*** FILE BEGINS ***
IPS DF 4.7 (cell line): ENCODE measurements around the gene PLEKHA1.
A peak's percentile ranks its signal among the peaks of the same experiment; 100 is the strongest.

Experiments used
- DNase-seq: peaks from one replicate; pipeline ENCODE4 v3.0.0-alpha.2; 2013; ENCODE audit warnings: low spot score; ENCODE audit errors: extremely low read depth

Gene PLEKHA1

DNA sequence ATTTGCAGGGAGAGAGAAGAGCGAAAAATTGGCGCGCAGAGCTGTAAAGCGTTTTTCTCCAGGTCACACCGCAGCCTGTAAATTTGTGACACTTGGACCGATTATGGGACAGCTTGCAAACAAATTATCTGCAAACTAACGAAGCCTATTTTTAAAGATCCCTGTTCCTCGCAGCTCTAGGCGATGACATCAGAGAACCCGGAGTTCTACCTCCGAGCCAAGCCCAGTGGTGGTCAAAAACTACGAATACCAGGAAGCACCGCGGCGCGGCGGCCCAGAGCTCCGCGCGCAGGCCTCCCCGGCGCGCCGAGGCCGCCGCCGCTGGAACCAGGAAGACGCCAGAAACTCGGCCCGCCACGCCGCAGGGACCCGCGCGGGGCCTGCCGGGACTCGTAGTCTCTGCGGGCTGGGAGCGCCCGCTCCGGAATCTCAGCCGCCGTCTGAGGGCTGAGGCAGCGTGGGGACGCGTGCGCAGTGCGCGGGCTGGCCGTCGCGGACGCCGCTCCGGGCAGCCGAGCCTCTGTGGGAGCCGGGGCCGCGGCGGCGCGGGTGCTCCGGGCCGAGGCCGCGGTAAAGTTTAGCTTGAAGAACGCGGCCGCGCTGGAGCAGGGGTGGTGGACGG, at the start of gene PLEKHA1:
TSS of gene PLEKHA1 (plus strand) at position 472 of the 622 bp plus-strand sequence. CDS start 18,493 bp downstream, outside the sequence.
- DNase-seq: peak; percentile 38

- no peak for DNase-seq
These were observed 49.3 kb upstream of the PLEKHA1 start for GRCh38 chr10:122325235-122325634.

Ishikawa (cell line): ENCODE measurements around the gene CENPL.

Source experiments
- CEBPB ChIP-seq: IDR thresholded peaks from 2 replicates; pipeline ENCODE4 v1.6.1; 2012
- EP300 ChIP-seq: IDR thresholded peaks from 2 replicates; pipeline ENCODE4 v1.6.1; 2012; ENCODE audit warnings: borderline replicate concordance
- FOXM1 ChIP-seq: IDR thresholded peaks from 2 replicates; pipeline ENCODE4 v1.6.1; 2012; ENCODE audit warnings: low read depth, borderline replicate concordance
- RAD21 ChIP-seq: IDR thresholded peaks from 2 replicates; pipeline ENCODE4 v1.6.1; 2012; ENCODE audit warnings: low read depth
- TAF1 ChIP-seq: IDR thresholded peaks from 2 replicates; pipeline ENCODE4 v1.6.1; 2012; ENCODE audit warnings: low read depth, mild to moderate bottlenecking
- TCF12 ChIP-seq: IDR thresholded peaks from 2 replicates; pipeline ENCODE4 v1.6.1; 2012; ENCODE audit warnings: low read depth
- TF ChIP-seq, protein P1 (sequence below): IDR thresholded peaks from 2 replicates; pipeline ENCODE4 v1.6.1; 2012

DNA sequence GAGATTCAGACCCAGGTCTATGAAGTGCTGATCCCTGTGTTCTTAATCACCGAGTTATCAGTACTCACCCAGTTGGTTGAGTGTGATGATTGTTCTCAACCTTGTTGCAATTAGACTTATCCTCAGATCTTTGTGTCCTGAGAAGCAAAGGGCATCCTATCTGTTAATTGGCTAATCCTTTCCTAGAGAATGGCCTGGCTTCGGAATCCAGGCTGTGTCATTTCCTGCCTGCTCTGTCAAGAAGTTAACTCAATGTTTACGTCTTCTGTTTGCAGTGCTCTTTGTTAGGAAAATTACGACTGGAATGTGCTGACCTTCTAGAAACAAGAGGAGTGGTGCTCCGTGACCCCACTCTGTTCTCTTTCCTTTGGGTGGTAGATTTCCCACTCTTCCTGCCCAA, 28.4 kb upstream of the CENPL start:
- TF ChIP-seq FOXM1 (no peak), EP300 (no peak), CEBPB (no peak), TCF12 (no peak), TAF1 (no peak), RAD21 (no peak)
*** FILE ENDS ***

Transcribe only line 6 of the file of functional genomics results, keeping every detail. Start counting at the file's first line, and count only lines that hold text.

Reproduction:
DNA sequence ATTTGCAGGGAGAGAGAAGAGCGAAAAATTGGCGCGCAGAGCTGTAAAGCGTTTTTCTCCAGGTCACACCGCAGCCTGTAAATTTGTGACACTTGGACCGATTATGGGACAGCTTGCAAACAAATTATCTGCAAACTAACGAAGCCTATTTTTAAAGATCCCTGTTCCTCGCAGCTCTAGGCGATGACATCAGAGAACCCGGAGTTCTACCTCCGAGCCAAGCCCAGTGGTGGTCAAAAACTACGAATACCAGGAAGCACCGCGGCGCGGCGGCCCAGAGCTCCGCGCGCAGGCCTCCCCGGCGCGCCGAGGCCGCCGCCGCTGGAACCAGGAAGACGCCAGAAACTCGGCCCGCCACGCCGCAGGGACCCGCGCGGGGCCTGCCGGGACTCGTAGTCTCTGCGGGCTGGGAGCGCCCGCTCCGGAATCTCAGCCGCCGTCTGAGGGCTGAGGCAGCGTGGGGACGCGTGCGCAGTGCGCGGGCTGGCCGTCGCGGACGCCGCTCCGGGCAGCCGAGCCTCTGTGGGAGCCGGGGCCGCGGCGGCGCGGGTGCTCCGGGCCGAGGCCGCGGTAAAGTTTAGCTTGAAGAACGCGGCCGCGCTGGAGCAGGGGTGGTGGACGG, at the start of gene PLEKHA1: